The thing is, being told you’re so talented doesn’t always feel that good.
Michelangelo allegedly said that if people knew how hard he to had to work to achieve mastery, it wouldn’t seem wonderful at all. I’ve had the privilege of knowing a lot of people who are genuinely world-class performers in their fields, and very few of them got there on talent. They work, hard, to achieve what they do.
Talent has a role, certainly… but talent doesn’t get you anywhere without work. Talent speeds up your learning process, improves your chances of success, helps you make better choices, and perhaps gives you a head start sometimes. But again, talent without effort is worthless.
“Work is love made visible.” — Kahlil Gibran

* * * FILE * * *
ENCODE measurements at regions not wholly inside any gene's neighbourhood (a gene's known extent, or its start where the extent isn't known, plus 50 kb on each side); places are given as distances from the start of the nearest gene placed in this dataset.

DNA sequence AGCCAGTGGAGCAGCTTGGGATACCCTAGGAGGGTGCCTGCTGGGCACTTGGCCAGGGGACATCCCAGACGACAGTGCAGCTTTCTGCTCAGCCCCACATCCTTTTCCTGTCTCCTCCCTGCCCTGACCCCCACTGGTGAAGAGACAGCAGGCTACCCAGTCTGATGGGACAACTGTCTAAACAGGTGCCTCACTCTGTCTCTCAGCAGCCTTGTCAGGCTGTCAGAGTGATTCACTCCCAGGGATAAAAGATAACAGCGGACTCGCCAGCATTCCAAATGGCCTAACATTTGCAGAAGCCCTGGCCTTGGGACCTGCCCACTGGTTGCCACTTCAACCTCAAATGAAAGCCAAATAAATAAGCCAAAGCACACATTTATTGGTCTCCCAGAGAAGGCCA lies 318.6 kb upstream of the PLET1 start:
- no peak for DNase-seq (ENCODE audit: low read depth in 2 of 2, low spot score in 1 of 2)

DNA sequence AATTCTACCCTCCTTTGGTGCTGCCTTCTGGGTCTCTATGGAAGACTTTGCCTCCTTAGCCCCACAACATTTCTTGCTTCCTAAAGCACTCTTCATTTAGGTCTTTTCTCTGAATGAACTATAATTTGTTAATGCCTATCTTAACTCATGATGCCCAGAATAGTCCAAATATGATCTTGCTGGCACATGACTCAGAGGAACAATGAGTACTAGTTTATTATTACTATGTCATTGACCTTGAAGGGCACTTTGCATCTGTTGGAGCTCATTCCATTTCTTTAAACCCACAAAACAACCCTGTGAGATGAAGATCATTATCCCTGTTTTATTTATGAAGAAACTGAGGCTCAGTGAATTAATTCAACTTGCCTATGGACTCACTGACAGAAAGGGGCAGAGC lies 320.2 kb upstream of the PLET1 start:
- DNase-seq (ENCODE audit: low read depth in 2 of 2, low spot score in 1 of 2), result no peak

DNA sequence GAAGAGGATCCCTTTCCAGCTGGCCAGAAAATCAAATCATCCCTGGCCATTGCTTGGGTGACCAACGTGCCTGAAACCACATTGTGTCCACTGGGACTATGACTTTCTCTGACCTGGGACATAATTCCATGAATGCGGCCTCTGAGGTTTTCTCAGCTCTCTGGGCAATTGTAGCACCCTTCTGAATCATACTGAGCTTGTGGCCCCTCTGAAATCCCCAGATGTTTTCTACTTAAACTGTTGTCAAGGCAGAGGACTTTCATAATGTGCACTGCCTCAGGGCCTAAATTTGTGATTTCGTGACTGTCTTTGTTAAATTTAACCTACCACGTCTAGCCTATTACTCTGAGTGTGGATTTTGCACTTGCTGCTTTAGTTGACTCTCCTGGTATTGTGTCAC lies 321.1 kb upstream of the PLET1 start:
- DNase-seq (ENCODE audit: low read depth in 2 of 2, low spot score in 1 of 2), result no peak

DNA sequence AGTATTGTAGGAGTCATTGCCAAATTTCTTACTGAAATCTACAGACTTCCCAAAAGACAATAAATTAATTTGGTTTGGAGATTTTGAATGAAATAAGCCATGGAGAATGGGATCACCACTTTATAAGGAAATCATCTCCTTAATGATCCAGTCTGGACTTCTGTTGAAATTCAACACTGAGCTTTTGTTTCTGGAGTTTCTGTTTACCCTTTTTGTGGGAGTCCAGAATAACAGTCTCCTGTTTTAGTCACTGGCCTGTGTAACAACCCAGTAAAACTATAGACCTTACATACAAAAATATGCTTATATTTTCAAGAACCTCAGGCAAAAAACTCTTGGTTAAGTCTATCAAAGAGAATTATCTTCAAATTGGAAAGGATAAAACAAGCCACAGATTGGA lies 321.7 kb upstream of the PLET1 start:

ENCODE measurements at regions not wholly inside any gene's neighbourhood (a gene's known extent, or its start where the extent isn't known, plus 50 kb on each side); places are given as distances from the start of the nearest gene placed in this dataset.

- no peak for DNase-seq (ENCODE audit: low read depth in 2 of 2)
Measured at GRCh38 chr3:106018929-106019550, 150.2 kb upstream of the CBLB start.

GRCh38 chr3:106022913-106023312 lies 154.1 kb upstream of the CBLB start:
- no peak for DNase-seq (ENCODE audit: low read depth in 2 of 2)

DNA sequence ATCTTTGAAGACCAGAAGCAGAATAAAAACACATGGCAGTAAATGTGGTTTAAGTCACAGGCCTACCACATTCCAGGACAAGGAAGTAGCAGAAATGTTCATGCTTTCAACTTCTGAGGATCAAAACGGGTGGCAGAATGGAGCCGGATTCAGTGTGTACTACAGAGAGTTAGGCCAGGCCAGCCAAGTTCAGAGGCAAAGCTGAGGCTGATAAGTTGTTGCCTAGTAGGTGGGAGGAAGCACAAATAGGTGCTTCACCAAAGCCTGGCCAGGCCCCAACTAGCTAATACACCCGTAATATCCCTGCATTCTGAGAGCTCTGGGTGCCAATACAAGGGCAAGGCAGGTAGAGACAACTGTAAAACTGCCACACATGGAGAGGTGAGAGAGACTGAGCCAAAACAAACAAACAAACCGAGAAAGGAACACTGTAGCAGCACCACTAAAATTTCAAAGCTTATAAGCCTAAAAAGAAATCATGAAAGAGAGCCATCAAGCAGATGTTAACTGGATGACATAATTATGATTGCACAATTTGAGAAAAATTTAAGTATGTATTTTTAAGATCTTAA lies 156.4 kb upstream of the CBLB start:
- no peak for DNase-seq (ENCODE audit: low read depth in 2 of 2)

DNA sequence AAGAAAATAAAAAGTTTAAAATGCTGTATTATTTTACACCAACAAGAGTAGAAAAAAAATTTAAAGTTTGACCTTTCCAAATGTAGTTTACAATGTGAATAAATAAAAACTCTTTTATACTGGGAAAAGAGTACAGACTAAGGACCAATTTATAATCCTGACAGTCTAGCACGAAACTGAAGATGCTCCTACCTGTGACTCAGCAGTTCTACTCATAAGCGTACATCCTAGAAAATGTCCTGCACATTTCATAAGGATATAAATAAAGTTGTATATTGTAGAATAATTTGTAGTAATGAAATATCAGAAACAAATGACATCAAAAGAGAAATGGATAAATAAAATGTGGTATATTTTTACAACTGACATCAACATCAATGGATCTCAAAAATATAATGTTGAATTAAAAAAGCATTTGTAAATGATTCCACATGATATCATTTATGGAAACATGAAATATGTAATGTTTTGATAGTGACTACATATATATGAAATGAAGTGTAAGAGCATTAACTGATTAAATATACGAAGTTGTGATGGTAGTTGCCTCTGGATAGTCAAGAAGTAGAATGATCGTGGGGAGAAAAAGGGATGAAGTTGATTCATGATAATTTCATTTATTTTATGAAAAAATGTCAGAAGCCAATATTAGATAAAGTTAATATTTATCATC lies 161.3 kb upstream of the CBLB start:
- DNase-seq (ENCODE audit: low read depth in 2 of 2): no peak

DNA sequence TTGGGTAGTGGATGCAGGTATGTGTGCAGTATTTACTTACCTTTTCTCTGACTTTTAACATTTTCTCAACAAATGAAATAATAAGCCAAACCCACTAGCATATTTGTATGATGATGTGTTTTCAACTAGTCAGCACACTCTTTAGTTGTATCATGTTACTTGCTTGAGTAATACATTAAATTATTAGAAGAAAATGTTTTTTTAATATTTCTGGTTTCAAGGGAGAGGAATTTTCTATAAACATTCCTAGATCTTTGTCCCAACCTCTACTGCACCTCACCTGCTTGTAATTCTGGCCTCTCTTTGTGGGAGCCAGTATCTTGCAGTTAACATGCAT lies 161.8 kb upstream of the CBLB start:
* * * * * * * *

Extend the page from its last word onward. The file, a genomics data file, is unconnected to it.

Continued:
When we compliment excellent performance by focusing on the performer’s talent, intelligence, strength, aptitude, whatever, we’re implicitly devaluing the effort the person put in. In Scotland, I had students who achieved more in three years of lessons than I had in six years, and I spent a lot of time wishing I could have been talented like they were. Then I started talking to their parents and learned that these kids were practicing 6-8 hours a day, every day. They had talent, for sure, but they were also working their fingers to the bone with practice. Carefully-guided practice, aided by talent, but practice nonetheless. If we spent 60 hours a week practicing, we’d get better in a hurry, too.
We mostly don’t see that stuff from the outside. We see the talent. When you see a major league pitcher throwing strike after strike, we see the strikes–the talent–not the 20 years of practicing every day to prepare for that event.
The Taoist calligrapher